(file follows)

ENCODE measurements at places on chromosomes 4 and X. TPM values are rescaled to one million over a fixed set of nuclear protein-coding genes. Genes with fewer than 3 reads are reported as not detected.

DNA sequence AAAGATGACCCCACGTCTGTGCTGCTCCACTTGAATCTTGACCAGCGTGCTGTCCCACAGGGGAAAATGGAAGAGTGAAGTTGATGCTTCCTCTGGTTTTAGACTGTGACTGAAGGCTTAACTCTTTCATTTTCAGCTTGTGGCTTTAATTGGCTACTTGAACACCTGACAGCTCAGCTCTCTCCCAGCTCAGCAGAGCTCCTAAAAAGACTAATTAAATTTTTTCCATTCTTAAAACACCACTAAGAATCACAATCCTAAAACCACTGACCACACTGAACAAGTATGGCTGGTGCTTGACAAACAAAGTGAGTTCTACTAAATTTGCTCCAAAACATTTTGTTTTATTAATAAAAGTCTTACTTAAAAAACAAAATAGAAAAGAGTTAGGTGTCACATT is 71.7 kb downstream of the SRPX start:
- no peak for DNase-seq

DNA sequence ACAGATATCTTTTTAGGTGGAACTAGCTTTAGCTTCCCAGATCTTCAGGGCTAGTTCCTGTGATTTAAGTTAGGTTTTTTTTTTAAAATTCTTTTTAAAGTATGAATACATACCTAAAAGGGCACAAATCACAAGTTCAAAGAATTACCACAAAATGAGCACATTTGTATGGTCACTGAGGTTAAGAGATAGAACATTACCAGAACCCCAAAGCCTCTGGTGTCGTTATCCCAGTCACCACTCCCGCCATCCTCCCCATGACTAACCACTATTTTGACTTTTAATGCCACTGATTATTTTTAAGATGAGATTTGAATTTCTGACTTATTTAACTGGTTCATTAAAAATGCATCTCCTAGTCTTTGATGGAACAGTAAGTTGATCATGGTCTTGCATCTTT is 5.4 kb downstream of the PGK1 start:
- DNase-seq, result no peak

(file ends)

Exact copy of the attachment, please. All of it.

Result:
ENCODE measurements at places on chromosomes 4 and X. TPM values are rescaled to one million over a fixed set of nuclear protein-coding genes. Genes with fewer than 3 reads are reported as not detected.

DNA sequence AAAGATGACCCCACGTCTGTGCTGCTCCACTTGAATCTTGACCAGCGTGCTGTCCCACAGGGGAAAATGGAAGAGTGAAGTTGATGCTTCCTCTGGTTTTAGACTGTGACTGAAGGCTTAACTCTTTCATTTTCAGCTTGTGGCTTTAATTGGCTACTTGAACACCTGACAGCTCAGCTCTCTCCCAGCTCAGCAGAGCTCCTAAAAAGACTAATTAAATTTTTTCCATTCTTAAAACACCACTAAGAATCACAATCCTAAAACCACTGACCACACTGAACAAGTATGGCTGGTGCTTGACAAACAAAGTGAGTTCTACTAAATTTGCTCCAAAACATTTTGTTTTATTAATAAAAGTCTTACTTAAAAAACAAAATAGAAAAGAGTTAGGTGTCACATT is 71.7 kb downstream of the SRPX start:
- no peak for DNase-seq

DNA sequence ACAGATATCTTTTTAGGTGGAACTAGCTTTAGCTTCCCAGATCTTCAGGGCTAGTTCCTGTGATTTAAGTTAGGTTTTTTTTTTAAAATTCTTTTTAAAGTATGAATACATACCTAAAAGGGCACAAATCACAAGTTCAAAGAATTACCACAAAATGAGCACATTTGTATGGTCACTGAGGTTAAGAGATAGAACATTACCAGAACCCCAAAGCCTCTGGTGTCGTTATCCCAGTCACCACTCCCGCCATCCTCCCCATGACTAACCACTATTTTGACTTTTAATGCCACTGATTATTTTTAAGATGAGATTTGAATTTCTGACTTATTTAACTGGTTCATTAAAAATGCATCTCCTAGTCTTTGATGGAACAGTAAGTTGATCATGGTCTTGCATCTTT is 5.4 kb downstream of the PGK1 start:
- DNase-seq, result no peak